I bet you money (to quote Little Granny) that we were still late to church.

with Kristi 2 - Copy

Kristi with me at my cousin’s birthday party.

September 9th, 2014 by

Snippets of Starla

The hypothesis for Starla’s 7th grade science project at Young Jr. High School was “Adding food dye to chicken feed causes hens to lay colored eggs.” Daddy built a chicken coop for the backyard on Decatur Street, and Starla set about dying chicken feed. Day after day, her chickens laid the prettiest brown eggs, not like the white ones from the grocery store–until the morning that they didn’t. Like a farm girl, Starla went out to gather eggs before school. She came RUNNING and SQUEALING and DANCING back into the house. “IT WORKED!! IT WORKED!!” Mama and Daddy were awful curious, but sure enough, she was holding vibrantly colored eggs.

When mama opened itty bitty Starla’s car door, she slammed it back. “I do it myself!”

No human on earth can out shop Starla. My friend Jordan learned this when Justin was a baby, and she agreed (for the first/last time) to go shopping with Starla to look for a pair of tennis shoes that were appropriate to wear both to Mamaw’s house for a visit AND to watch Steve play church league softball. Jeremy doesn’t like to shop with Starla, because she is so short that she gets lost behind the racks of clothes. But that’s probably just her excuse to disappear at the mall. Jeremy knows what it’s like to disappear, though. He was one of the first boys in his grade to get a cell phone, because when they moved to Mamaw’s house, there were so many great places to hide from his mama when she was in a mood for him to be WORKIN’! He could be up in the man cave that he built in the attic or down by the pond. She would tell him, “Take your cell phone with you—and TURN IT ON!”

Starla: “Tuck your shirt in, Justin!”

Justin (1st born, currently an MBA) “Yes Ma’am!” (Tucks in shirt.)

Little Granny lived with the Spencers for three years. She had been in the kitchen since she could walk. She loved to “help” Starla prepare their meals. One Thanksgiving, Granny was determined to assist. Starla had gotten Granny all dressed up for dinner. She told Granny that she didn’t want her to get her pretty clothes dirty, so she was going to put this pretty apron on her. She said, “Mama Byrd always wore aprons. You’ll look like her!” She tied the apron on Granny and—accidentally—tied her in the wheelchair. Oddly, Granny worked on that knot until about the time dinner was ready.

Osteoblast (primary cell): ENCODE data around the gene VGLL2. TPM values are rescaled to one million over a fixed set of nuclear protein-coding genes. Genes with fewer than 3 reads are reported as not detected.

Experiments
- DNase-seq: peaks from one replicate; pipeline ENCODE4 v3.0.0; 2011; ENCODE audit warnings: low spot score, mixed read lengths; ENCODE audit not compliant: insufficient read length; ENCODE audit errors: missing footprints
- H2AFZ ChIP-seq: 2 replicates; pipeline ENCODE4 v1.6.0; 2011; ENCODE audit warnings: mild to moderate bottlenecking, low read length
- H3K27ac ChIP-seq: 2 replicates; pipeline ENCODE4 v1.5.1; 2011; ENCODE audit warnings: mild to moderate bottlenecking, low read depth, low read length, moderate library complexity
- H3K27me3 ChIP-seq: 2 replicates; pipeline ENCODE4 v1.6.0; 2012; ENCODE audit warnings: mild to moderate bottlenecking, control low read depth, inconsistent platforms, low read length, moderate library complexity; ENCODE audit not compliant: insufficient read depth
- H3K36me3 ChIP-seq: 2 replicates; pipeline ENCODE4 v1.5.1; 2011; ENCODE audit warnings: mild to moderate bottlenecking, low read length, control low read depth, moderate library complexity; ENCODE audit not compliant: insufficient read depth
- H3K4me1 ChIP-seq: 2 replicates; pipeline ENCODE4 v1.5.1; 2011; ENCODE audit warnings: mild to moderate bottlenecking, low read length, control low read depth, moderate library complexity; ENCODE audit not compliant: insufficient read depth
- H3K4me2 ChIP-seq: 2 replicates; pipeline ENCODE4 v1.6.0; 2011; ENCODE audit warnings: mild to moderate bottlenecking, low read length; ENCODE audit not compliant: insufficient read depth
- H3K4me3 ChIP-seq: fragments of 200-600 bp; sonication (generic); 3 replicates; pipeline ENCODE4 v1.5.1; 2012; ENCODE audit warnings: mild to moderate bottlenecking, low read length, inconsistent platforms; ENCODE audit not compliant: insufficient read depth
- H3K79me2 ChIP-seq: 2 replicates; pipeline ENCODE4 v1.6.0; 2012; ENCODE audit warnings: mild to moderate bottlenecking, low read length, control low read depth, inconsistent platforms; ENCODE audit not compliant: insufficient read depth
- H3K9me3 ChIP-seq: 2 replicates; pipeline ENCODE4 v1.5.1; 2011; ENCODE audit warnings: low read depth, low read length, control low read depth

Starla was a cheerleader at Young Jr. High School. She was also in the marching band. She cheered the first half and sneaked away a little early to put on her band uniform. She marched at halftime and then sneaked back a little late to cheer the second half. The only problem with this plan was that she didn’t take time to tinkle. So, she did a herky and wet her bloomers.

Starla: “Tuck your shirt in Jordan Lee!”

JL (middle child, only girl, currently mom to her own baby girl): “I’m not tucking my shirt in. Nobody tucks their shirts in. This shirt was not made to tuck in. I’d look ridiculous.”

When my girls were potty trained but still needing help in “sanitation,” Emma hollered from the bathroom, “I’M FINISHED!!” I went in to clean her up. She said, “Aw, I wanted Daddy to come. He doesn’t wipe as hard as you do. But you don’t wipe as hard as Starla. She wipes like a pine cone.”

Jordan Lee had a friend over one afternoon. Starla said, “Jer-re-mee is at Driiive-ers Ay-eh-ed.” (Interpretation: “Jeremy is at Driver’s Ed.”) JL’s friend said, “Amazing. Two letters, yet three syllables.” Nobody can stretch a word like Starla. Abby was at her house recently when Starla told Siri to “Te-ext Jer-re-mee.” Siri said, “I do not understand.”

Starla: “Tuck your shirt in, Jeremy!”

Jeremy (baby boy, currently in sales): “Yes ma’am!” (Tucks in shirt; gets into car; drives to school; gets out of car; untucks shirt.)

Steve told his athletic sons, who were also in show choir, “I think you need to take ballet.” They stared open mouthed at their daddy and asked “What has she done to you?!”

Mother’s Day was approaching, and I mentioned to my kids that we needed to get cards in the mail to Mok and Nana (Chuck’s mother and grandmother). Phillip was struggling to learn how everybody was related. I told him that Mok was his grandmother and that Nana was his great-grandmother. He said, “Nuh uh. Starla is my great-grandmother.”

Back to the chickens, Mama immediately knew what had happened. Our mischievous backdoor neighbor thought plain brown eggs were boring and thought Starla deserved to prove her point. After all, she had worked so diligently on her project. Mama gently let Starla know they weren’t real; but for a few minutes, Starla knew just how Jack felt after he climbed the beanstalk and stole the goose who laid the golden eggs from the sleeping giant, for she was the only girl in the world with chickens who laid Easter eggs.

In the spring of 2013, after eight years as the AU Singers Mom, Starla was made an honorary Singer. Only four people in the history of Auburn University Singers have been awarded so: David Housel, Bodie Hinton (long-time head of the music department), Dean James Foy, and Starla King Spencer. Those other three folks are walking beside some little footsteps made by a Mighty Woman.

Bossy Bride - Copy